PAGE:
OLDSMAR – For years, Oldsmar Cares had been providing an array of goods and services for the area’s less fortunate families from a tiny old cottage on State Road 580.
Last month, the nonprofit organization officially unveiled its new 3,000-square-foot headquarters, a handsome facility that occupies the same general area of the old building yet might as well be light-years away when it comes to satisfying the needs of what started out as a food pantry in the back of a local church more than 20 years ago.
Today, Oldsmar Cares helps more than 4,000 families annually with everything from food and clothing to job placement assistance and home repairs, and the continued growth of its constituency and volunteer base made the move to a new building a necessity rather than a luxury.
“As a volunteer-based organization, we had a very cramped headquarters before,” Oldsmar Cares board member and marketing director Brenda Gaulin said as she conducted a tour of the new building March 31. “We have a lot more people coming through here now and we’ve never had an administration office, never had a meeting room, never had a place for on-site storage of food and supplies. So, we really needed a new facility.”
The new building, which reportedly cost roughly $500,000 and was primarily paid for by private donations, was a longtime dream of one of Oldsmar Cares’ original board members, David Wallace.
Wallace, an architect who has been with Oldsmar Cares since its second year, told the large crowd that gathered for the ribbon-cutting that the new headquarters wasn’t for him or his fellow board members, but for all the volunteers who have worked so hard and under heavy duress over the years in the old building.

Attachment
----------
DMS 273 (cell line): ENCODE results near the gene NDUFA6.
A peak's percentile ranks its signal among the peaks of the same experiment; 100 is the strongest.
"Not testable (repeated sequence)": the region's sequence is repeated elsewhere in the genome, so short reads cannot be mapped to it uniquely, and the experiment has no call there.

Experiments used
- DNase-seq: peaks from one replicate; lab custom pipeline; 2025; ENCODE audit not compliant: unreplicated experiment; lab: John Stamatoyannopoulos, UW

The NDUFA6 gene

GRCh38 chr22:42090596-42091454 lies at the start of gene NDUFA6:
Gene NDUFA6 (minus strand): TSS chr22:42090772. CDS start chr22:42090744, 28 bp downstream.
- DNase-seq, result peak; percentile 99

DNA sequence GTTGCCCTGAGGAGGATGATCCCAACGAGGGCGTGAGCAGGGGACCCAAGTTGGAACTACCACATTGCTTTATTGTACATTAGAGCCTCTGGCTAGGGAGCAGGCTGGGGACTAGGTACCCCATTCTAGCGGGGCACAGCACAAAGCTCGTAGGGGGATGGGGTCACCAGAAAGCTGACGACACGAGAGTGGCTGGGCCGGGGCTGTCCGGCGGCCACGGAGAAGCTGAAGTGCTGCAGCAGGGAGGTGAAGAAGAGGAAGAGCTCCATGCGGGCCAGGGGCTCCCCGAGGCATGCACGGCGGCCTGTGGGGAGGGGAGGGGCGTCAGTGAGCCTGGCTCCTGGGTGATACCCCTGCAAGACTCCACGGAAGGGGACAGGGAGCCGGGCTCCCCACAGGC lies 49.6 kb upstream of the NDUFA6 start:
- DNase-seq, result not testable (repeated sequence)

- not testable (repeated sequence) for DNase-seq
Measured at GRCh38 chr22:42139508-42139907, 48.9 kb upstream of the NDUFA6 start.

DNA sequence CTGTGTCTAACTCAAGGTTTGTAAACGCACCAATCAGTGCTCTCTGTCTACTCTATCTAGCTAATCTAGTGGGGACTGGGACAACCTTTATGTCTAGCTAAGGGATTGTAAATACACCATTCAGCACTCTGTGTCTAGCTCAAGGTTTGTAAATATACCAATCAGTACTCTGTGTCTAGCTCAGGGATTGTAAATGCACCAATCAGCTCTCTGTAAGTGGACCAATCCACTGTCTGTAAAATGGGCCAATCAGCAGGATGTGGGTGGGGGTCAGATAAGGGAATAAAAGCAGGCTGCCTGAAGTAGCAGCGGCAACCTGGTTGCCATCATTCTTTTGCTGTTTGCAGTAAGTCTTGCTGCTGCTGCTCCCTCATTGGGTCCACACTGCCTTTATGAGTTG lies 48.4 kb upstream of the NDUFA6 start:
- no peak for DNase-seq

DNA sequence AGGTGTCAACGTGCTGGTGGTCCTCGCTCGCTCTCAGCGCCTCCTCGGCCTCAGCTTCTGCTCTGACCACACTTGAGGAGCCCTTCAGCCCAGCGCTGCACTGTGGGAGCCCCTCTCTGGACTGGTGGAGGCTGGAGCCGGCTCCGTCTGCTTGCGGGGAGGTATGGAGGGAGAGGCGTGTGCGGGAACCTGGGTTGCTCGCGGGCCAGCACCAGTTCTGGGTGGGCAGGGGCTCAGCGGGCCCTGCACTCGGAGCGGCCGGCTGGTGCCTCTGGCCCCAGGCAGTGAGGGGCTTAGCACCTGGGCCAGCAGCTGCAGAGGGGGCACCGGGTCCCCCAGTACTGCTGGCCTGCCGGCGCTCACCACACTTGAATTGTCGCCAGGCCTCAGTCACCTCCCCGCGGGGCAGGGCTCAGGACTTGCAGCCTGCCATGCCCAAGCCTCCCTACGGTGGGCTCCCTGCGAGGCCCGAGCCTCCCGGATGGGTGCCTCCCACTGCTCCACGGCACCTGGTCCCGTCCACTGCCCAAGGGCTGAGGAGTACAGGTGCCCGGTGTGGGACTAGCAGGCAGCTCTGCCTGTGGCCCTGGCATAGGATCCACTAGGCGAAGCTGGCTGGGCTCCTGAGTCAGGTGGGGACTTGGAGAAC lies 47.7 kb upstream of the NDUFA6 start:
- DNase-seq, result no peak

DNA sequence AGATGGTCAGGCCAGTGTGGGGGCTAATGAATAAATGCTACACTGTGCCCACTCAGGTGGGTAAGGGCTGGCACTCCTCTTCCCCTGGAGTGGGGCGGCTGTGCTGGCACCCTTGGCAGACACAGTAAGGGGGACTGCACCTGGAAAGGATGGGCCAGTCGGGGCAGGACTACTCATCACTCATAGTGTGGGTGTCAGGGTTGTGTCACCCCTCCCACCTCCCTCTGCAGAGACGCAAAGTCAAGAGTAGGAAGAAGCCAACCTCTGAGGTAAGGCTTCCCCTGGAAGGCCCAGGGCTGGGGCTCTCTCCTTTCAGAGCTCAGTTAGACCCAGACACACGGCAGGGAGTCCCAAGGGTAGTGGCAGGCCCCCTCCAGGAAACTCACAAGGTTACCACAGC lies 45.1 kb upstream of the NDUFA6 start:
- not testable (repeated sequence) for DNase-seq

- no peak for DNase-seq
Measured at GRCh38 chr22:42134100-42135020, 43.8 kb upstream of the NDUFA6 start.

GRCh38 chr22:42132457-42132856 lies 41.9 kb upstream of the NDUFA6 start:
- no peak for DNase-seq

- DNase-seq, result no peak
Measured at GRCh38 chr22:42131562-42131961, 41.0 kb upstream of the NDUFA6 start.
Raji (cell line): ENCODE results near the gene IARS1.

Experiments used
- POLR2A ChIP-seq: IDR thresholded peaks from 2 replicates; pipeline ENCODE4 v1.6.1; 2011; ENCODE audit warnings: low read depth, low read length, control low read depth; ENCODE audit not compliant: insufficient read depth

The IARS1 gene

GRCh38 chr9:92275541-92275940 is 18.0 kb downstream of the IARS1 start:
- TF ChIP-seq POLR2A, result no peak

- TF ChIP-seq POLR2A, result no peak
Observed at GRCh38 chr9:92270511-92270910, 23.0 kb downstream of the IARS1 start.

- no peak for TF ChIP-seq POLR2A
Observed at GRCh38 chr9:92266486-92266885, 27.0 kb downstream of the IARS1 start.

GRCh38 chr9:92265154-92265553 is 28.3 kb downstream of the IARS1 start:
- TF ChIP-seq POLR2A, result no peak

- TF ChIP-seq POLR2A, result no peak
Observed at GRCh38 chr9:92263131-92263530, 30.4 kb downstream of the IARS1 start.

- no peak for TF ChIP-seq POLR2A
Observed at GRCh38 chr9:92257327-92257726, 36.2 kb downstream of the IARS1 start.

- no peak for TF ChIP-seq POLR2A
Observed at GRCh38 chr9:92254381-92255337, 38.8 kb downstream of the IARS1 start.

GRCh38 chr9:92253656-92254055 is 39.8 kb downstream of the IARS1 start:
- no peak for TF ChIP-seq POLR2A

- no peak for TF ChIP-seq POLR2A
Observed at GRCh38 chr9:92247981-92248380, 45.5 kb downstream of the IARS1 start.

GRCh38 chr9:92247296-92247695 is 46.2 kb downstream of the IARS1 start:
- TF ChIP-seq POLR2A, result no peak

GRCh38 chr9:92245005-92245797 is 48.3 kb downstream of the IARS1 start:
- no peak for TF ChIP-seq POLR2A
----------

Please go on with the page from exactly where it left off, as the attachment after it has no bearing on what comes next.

“This is for the people who sacrificed their time and energy, and donated money, to give us the ability to do this,” he told the group, which included Oldsmar Mayor Doug Bevis and U.S. Rep. Gus Bilirakis, R-Palm Harbor.
“We have over 300 volunteers, and it’s because of you we are standing here today,” Wallace said. “I’m so happy and proud to be a part of this. This started 22 months ago, and it came together absolutely perfectly and it’s about the people. It truly took a village to make this happen.”
Bilirakis, who said he always enjoys visiting Oldsmar, especially Veterans Memorial Park, praised the city and the Oldsmar Cares organization in a brief speech.
“This is a real special place, the city of Oldsmar. Just dare them to get something done and they’ll get it done,” Bilirakis said. “This community gets together and helps each other, and that’s what America is all about.”
Indeed, while the construction of the building was funded primarily by donations, including a large contribution by the Clearwater-based Russell and Ruth Anderson Charitable Foundation, city officials played a large part in facilitating the arrangement; last spring, the City Council agreed to a 40-year lease with Oldsmar Cares at a cost of $10 per year.
“I cannot believe we just signed our new lease as we’re about to celebrate our 20th anniversary,” Wallace said after the council’s vote on March 21, 2017. “It’s a dream come true for us.”
Nearly one year to the day later, that dream was a reality.
“It’s a good and bad thing that they outgrew their space, because that means there’s a lot more people down on their luck,” Bevis said as he mingled among the crowd while a live band played in the parking lot. “But it’s a necessary evil, and we’re fortunate to have a tremendous organization to help take care of them. The community leaders stepped forward to make this possible, and that’s what a community is all about.”
“It is so wonderful because we can now focus on other programs, including a tutoring program and a class that teaches senior citizens how to use cell phones, and we will be able to help more people this year,” Wallace said. “Oldsmar Cares is all about people wanting to make a difference, and now we will be able to make a difference in so many more lives.”